July 16, 2017

July 16th, 2017


Fr. Francesco Msofu

Brothers and sisters, “The seed is the word of God, Christ is the sower; all who come to him will live forever” (Lk 8: 11).   From the parable of the sower and Isaiah’s prophecy, we learned that Christ sows the seed of God’s word in our hearts.  He urges us to develop our relationship with the word of God.  So today we must ask ourselves: have we let the seed of God’s word sown in our hearts? Are our hearts open so that God’s word can grow and bear fruit in them?

In the first reading, prophet Isaiah repeats the word from God to the Israelites, assuring them that all His promises will be fulfilled.  This is the story of the Israelites exiled in Babylon for almost 50 years.  Among them, God raised a prophet who proclaimed that their salvation was near, that they would be freed and return to their homeland Israel.  However, many years elapsed and they remained in exile. The Israelites were discouraged and began to question the truth of God’s message.   And God through his prophet Isaiah assured them that his word is like rain and snow, waters from heaven are essential for the nourishment of land and people. Likewise, the word that goes out from the mouth of God is essential for feeding our minds and hearts.  The word of God will accomplish what it intends.  When the time came, the Israelites were freed from Babylon and returned to Israel.  Most of us want God to solve our problems immediately, and when he does that is great, but if he delays in doing so we become upset or discouraged. We are invited to have faith and patience as God will never withhold his promise.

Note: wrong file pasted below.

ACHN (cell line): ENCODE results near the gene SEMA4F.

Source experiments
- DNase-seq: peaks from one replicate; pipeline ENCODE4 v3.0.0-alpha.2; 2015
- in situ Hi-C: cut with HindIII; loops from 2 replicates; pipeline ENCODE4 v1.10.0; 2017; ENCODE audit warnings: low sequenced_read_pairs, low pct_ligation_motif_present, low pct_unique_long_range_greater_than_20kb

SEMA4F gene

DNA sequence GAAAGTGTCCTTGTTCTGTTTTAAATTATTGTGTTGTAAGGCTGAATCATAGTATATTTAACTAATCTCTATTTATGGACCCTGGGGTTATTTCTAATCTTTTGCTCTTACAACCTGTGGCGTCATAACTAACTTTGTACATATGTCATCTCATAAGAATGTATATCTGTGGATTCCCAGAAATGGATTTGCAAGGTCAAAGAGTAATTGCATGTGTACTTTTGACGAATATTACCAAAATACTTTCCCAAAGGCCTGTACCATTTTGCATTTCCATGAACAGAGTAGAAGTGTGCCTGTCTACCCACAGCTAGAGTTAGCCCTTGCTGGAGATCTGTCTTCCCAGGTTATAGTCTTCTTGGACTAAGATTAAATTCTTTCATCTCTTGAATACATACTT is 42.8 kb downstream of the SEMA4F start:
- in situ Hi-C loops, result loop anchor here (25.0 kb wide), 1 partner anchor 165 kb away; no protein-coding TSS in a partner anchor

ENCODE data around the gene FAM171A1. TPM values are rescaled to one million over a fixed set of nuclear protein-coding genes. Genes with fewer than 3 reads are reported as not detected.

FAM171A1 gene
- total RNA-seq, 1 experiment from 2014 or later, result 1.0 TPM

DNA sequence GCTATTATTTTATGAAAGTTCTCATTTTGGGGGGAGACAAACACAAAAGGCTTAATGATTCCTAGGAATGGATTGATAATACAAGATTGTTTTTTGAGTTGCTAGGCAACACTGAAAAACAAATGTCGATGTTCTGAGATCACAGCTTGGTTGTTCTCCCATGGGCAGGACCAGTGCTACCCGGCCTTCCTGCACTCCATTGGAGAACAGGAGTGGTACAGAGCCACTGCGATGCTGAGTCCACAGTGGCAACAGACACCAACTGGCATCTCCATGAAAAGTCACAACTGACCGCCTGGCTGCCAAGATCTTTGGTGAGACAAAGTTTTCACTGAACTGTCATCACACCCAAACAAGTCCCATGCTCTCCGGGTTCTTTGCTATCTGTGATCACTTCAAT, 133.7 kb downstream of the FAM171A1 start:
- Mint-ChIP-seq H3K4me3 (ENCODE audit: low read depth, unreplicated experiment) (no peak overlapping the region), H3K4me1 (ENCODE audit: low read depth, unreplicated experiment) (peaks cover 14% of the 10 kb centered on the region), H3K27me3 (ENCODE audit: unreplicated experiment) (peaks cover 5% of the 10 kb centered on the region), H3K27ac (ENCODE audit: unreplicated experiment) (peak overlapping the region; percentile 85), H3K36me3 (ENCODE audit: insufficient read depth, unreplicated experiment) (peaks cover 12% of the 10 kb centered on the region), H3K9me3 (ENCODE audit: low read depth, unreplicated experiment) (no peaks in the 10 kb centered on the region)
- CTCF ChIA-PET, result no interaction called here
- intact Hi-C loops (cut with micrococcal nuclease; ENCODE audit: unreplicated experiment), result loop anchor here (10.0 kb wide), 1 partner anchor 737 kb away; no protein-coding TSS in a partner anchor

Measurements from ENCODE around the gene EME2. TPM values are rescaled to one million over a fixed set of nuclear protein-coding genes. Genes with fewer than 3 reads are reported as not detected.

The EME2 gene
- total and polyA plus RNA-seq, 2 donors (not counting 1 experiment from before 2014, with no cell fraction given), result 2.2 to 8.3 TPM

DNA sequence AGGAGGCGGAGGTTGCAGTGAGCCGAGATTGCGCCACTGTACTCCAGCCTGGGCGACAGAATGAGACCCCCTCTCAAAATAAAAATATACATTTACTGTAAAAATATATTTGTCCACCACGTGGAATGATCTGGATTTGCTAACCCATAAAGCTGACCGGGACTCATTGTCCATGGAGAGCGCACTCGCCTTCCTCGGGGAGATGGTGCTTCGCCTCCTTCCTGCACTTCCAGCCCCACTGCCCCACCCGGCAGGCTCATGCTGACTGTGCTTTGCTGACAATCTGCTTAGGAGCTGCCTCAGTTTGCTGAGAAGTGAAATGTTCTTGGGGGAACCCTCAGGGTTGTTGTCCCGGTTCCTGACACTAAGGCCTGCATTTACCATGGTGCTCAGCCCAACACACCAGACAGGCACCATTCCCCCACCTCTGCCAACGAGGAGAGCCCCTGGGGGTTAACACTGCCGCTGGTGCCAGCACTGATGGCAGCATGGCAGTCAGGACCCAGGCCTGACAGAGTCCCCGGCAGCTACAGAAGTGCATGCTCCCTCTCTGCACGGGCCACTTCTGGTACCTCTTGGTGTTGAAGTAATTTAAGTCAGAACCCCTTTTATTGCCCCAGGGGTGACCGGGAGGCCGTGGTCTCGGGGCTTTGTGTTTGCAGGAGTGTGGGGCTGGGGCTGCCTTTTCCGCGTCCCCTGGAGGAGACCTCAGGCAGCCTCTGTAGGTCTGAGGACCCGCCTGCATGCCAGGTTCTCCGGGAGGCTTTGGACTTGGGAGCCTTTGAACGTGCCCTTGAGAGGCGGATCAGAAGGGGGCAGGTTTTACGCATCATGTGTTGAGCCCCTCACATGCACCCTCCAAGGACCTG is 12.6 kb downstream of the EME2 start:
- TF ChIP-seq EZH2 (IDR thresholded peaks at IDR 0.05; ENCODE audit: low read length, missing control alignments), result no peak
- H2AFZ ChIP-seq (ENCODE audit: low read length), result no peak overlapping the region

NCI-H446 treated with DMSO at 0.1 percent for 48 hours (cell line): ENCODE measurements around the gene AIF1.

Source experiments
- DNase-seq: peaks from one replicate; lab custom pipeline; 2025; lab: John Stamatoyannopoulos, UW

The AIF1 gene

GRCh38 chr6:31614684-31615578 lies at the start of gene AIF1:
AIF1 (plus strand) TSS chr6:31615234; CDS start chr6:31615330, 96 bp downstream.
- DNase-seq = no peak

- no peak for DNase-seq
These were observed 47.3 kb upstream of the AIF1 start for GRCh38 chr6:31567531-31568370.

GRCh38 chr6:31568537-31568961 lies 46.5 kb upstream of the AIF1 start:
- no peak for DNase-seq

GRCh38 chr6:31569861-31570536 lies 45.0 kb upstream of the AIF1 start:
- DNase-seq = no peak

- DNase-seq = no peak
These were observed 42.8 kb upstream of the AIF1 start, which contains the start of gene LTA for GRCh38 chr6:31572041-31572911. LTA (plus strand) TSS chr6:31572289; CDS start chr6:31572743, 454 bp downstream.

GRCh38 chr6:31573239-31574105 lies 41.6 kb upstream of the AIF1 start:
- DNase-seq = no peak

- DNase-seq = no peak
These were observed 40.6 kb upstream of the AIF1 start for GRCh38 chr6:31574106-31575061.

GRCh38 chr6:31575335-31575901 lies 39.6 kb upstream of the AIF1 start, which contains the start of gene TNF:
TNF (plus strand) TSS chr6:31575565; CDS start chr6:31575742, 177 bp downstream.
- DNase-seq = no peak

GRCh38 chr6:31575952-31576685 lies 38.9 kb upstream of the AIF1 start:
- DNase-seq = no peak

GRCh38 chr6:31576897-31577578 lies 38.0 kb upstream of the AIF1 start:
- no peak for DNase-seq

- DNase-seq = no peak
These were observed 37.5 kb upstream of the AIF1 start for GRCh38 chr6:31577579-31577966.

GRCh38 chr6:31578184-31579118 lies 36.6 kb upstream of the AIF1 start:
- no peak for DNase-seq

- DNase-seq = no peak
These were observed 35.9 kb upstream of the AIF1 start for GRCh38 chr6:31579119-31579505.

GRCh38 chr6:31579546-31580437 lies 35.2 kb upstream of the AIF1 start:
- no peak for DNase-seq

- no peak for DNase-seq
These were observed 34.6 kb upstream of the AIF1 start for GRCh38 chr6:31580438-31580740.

The gospel presents the parable of the sower.  It should be understood that in ancient times, the farmer did not first plough the soil and then sow the seeds as people do today. Instead he sowed the seed and then ploughed the land. That is why some seeds fell among the stones or weeds or thorns or on the small paths. Jesus as the sower of the word of God, tells us this parable to show how he spread the word of God to all who could listen, but not everyone responded in the same way. There were those who ignored him, like the people of his home town Nazareth (Lk 4: 14-30); like the Pharisees who wanted to get rid of him (Mt 12: 14); like his disciples who left him (Jn 6: 66); some who treated him as a mad person.  They said there was no reason to listen to him (Jn 10: 20).

His teachings seemed to have fallen on deaf ears. Some people received his message with enthusiasm, but they quickly forgot it. Some people, however, received the word of God and kept it in their hearts and they let it be the light of their life as the Psalmist says: “Thy word is a lamp to my feet and light to my path” (Ps 119: 105). These are the ones whose seeds fell on the good soil.  As a result, they brought forth good harvest as Matthew stipulates: “Other seeds fell on good soil and brought forth grain, some a hundredfold, some sixty, some thirty” (Mt 13: 8). Even if conditions are unfavorable and his word seems destined to die (Mt. 11: 20-24); Jesus, however, teaches us that in spite of all obstacles, his word will yield abundant fruit because it contains in itself the irresistible force of life.

In our Life

  1. The seed is the word of God, Christ is the sower, all who come to him will live forever.
  2. In both the first reading and the gospel, the word of God is living seed, however, the problem is always with the receiver, not the seed – that is, one’s attitude towards the word of God. The word of God is meant to be lived. It is meant to nourish our souls. It is meant to shape us.
  3. The word of God shapes our faith, and our faith depends on it. St. Paul reminds us that: faith comes from hearing the message and the message is heard through the word of God (Rm 10: 10-17).